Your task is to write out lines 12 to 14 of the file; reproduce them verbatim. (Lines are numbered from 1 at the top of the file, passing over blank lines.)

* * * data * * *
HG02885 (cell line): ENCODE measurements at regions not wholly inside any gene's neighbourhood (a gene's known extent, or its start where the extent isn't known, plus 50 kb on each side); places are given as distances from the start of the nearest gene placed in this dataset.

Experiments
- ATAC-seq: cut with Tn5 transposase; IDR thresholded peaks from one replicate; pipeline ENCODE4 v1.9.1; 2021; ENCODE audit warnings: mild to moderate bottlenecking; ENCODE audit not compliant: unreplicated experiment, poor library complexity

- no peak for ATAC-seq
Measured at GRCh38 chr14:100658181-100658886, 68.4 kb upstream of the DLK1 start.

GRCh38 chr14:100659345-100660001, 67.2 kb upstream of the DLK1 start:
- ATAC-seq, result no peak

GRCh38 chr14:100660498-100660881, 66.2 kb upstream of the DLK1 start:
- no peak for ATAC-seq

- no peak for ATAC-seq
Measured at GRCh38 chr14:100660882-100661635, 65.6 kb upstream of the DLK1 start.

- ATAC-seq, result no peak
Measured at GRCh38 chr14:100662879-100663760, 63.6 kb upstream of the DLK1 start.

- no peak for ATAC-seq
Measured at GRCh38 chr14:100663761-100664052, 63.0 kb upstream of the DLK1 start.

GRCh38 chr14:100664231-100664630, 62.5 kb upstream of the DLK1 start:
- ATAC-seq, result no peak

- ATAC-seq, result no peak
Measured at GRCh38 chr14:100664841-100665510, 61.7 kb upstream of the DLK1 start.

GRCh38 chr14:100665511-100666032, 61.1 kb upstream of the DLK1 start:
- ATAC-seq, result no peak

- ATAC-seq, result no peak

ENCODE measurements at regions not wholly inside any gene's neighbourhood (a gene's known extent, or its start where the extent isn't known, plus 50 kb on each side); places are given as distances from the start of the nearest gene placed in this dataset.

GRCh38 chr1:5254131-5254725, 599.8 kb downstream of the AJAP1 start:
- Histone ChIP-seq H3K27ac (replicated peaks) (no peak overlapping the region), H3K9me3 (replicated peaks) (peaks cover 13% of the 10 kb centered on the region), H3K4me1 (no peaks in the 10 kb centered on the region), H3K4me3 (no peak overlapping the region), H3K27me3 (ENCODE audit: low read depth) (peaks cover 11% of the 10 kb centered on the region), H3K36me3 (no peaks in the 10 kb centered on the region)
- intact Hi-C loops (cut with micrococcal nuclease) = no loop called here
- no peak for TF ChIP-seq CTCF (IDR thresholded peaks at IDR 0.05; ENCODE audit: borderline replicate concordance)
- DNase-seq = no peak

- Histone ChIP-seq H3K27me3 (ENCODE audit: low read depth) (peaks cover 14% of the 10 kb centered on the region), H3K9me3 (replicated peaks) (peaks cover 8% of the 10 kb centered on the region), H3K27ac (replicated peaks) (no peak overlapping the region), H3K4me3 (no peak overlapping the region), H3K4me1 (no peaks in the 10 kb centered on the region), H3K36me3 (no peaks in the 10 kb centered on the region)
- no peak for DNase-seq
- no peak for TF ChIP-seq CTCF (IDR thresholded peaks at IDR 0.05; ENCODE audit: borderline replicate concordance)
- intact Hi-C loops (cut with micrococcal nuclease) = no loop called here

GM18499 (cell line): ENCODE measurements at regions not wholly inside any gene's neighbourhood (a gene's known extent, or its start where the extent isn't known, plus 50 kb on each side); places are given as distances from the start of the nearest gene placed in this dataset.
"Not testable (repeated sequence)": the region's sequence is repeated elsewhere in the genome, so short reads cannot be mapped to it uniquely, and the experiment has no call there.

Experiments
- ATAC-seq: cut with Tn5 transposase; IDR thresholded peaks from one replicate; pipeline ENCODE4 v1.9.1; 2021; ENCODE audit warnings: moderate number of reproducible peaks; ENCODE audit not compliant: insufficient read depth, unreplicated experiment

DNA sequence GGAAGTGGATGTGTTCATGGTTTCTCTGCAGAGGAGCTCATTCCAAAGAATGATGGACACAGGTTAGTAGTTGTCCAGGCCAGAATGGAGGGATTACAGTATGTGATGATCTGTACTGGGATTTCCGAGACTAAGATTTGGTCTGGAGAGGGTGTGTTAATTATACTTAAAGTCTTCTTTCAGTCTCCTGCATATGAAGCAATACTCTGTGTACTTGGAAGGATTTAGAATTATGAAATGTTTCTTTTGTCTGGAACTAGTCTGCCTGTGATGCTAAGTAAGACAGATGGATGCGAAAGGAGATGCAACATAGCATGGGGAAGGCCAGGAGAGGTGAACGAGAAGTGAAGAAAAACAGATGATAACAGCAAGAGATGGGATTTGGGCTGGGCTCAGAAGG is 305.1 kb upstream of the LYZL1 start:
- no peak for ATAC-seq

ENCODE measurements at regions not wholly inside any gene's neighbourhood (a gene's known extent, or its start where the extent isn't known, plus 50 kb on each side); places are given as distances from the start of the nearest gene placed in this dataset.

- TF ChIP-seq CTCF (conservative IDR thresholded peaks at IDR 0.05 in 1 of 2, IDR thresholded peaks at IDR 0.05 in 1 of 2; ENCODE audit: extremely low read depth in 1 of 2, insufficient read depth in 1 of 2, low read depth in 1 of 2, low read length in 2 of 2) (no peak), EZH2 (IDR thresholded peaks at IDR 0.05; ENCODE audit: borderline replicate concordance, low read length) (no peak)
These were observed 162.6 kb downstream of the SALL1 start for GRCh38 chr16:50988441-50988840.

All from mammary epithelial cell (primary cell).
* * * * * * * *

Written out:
- ATAC-seq, result no peak
Measured at GRCh38 chr14:100662879-100663760, 63.6 kb upstream of the DLK1 start.

- no peak for ATAC-seq